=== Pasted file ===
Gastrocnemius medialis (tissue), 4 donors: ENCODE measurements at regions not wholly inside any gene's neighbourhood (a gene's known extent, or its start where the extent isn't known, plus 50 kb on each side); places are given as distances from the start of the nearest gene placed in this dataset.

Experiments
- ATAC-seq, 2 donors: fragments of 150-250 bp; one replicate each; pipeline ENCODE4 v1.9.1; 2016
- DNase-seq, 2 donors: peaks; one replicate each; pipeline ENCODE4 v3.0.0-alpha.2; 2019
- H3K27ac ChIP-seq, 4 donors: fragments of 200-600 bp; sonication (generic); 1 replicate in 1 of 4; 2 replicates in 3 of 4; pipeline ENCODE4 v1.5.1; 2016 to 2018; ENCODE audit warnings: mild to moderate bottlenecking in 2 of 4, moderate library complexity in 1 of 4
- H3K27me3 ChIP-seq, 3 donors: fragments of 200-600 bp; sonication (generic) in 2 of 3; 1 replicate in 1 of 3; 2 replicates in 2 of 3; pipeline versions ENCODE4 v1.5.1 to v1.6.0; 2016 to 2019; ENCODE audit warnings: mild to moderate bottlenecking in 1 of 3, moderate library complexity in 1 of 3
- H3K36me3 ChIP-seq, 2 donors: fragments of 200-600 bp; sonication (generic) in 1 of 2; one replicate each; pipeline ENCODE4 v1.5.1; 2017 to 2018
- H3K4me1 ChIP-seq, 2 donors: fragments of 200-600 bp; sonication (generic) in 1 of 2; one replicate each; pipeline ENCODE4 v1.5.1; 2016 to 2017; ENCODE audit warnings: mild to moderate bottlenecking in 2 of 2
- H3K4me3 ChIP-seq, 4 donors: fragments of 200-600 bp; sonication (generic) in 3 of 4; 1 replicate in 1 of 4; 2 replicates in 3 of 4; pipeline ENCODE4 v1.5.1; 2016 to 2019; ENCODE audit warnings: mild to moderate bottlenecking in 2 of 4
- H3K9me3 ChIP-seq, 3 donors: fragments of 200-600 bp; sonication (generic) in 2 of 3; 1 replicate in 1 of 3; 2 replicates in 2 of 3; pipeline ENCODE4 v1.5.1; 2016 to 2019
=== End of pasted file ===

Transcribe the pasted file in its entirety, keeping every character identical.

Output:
Gastrocnemius medialis (tissue), 4 donors: ENCODE measurements at regions not wholly inside any gene's neighbourhood (a gene's known extent, or its start where the extent isn't known, plus 50 kb on each side); places are given as distances from the start of the nearest gene placed in this dataset.

Experiments
- ATAC-seq, 2 donors: fragments of 150-250 bp; one replicate each; pipeline ENCODE4 v1.9.1; 2016
- DNase-seq, 2 donors: peaks; one replicate each; pipeline ENCODE4 v3.0.0-alpha.2; 2019
- H3K27ac ChIP-seq, 4 donors: fragments of 200-600 bp; sonication (generic); 1 replicate in 1 of 4; 2 replicates in 3 of 4; pipeline ENCODE4 v1.5.1; 2016 to 2018; ENCODE audit warnings: mild to moderate bottlenecking in 2 of 4, moderate library complexity in 1 of 4
- H3K27me3 ChIP-seq, 3 donors: fragments of 200-600 bp; sonication (generic) in 2 of 3; 1 replicate in 1 of 3; 2 replicates in 2 of 3; pipeline versions ENCODE4 v1.5.1 to v1.6.0; 2016 to 2019; ENCODE audit warnings: mild to moderate bottlenecking in 1 of 3, moderate library complexity in 1 of 3
- H3K36me3 ChIP-seq, 2 donors: fragments of 200-600 bp; sonication (generic) in 1 of 2; one replicate each; pipeline ENCODE4 v1.5.1; 2017 to 2018
- H3K4me1 ChIP-seq, 2 donors: fragments of 200-600 bp; sonication (generic) in 1 of 2; one replicate each; pipeline ENCODE4 v1.5.1; 2016 to 2017; ENCODE audit warnings: mild to moderate bottlenecking in 2 of 2
- H3K4me3 ChIP-seq, 4 donors: fragments of 200-600 bp; sonication (generic) in 3 of 4; 1 replicate in 1 of 4; 2 replicates in 3 of 4; pipeline ENCODE4 v1.5.1; 2016 to 2019; ENCODE audit warnings: mild to moderate bottlenecking in 2 of 4
- H3K9me3 ChIP-seq, 3 donors: fragments of 200-600 bp; sonication (generic) in 2 of 3; 1 replicate in 1 of 3; 2 replicates in 2 of 3; pipeline ENCODE4 v1.5.1; 2016 to 2019